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Baron Samedi (English: Baron Saturday) also written Baron Samdi, Bawon Samedi, or Bawon Sanmdi, is one of the loa of Haitian Vodou. Samedi is a loa of the dead, along with Baron's numerous other incarnations Baron Cimetière, Baron La Croix, and Baron Kriminel. He is syncretized with Saint Martin de Porres.[citation needed]

Baron Samedi
VeveBaronSamedi.svg
Veve for Baron Samedi
Loa of death and fertility
Venerated inHaitian Vodou, Louisiana Voodoo, Folk Catholicism
FeastNovember 2
AttributesRum, cigar, top hat, glasses with missing lens
PatronageDeath, tombs, gravestones, cemeteries, dead relatives, obscenities, healing, smoking, drinking, disruption, spirits
Depiction of Baron Samedi.
Cross of Baron Samedi.

He is the head of the Guédé family of loa. His wife is the loa Maman Brigitte.

PortrayalEdit

Baron Samedi is usually depicted with a top hat, black tail coat, dark glasses, and cotton plugs in the nostrils, as if to resemble a corpse dressed and prepared for burial in the Haitian style. He is frequently depicted as a skeleton (but sometimes as a black man that merely has his face painted as a skull), and speaks in a nasal voice. The former President-for-Life of Haiti, François Duvalier, modelled his cult of personality on Baron Samedi; he was often seen speaking in a deep nasal tone and wearing dark glasses.[1]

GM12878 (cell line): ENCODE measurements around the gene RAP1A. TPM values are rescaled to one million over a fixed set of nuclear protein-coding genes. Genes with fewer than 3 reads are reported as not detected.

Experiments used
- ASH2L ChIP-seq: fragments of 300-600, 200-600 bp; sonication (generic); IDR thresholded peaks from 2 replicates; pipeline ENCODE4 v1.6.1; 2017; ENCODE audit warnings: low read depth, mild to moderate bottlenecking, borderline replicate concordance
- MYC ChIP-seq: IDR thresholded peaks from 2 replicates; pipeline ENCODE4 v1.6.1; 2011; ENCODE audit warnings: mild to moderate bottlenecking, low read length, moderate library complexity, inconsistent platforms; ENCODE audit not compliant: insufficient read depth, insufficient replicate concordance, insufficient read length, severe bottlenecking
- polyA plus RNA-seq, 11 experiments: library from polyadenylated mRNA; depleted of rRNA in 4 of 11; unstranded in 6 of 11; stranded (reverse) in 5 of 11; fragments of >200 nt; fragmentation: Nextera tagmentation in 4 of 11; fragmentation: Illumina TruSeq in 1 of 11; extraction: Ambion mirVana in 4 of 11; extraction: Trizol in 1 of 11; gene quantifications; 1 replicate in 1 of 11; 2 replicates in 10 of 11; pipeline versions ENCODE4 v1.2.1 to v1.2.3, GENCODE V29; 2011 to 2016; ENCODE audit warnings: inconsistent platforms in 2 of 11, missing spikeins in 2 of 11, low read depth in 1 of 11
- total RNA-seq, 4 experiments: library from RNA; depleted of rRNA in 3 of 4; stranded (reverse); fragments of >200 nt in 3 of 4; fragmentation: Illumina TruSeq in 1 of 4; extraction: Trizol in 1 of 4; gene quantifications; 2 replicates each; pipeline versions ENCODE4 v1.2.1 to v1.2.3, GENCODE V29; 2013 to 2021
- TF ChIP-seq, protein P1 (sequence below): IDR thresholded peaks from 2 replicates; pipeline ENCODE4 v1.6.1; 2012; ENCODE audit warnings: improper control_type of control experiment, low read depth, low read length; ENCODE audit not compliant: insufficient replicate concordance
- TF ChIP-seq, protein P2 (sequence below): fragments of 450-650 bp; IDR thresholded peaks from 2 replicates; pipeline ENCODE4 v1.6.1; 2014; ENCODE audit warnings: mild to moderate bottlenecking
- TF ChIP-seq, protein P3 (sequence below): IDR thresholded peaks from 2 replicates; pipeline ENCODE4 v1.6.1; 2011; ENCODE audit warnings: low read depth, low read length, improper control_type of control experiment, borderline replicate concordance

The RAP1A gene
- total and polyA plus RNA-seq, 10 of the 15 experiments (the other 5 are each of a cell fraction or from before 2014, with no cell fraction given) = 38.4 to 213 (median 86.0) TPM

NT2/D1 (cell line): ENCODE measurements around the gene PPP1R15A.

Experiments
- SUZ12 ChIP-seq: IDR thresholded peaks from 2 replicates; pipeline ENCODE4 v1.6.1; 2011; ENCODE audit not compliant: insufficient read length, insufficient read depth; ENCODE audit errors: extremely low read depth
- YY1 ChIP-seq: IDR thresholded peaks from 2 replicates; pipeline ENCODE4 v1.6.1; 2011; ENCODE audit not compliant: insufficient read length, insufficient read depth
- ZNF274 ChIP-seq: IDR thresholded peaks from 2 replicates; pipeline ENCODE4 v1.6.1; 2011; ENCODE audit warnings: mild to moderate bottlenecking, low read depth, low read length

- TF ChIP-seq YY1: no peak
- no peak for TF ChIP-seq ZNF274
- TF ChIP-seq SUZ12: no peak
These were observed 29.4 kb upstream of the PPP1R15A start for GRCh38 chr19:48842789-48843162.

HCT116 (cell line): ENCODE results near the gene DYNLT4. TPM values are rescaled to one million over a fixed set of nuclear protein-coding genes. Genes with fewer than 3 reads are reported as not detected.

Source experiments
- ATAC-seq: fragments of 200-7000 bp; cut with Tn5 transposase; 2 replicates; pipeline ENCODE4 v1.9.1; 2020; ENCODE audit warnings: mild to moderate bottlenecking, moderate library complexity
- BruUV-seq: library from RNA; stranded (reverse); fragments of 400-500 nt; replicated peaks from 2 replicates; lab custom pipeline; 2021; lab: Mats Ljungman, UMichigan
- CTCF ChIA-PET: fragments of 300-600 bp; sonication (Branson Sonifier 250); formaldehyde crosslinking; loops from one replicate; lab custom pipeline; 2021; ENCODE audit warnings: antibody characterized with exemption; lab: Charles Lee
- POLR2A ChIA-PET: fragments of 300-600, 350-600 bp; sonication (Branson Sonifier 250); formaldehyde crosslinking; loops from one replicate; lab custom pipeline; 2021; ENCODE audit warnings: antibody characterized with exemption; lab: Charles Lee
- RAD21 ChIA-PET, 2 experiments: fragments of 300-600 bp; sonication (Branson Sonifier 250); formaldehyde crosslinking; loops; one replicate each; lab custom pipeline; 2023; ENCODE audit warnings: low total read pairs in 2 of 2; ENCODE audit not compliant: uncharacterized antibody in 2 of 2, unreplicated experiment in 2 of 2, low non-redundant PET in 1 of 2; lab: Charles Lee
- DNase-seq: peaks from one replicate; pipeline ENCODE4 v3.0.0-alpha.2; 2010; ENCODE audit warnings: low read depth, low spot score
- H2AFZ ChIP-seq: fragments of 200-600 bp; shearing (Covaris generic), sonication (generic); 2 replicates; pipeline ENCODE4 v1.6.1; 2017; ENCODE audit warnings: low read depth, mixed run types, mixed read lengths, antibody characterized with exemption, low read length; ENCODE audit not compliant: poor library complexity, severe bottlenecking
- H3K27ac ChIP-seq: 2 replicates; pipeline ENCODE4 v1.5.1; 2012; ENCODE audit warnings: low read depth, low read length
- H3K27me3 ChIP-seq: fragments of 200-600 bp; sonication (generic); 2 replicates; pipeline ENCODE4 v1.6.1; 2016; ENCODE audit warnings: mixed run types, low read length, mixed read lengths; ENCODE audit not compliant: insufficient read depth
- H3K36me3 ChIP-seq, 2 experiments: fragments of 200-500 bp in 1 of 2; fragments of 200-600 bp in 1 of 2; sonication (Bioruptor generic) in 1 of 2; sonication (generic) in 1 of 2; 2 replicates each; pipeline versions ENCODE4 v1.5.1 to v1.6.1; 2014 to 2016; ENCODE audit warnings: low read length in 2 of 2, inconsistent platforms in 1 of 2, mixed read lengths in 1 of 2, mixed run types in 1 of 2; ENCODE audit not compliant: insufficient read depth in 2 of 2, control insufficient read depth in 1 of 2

He is noted for disruption, obscenity, debauchery, and having a particular fondness for tobacco and rum. Additionally, he is the loa of resurrection, and in the latter capacity he is often called upon for healing by those near or approaching death, as it is only the Baron that can accept an individual into the realm of the dead.[2][3]

Baron Samedi spends most of his time in the invisible realm of vodou spirits. He is notorious for his outrageous behavior, swearing continuously and making filthy jokes to the other spirits. He is married to another powerful spirit known as Maman Brigitte, but often chases after mortal women. He loves smoking and drinking and is rarely seen without a cigar in his mouth or a glass of rum in his bony fingers. Baron Samedi can usually be found at the crossroads between the worlds of death and the living. When someone dies, he digs their grave and greets their soul after they have been buried, leading them to the underworld.

Connection to other loasEdit

Baron Samedi is the leader of the Guédé, loa with particular links to magic, ancestor worship and death.[4] These lesser spirits are dressed like the Baron and are as rude and crude but not nearly as charming as their master. They help carry the dead to the underworld.[5]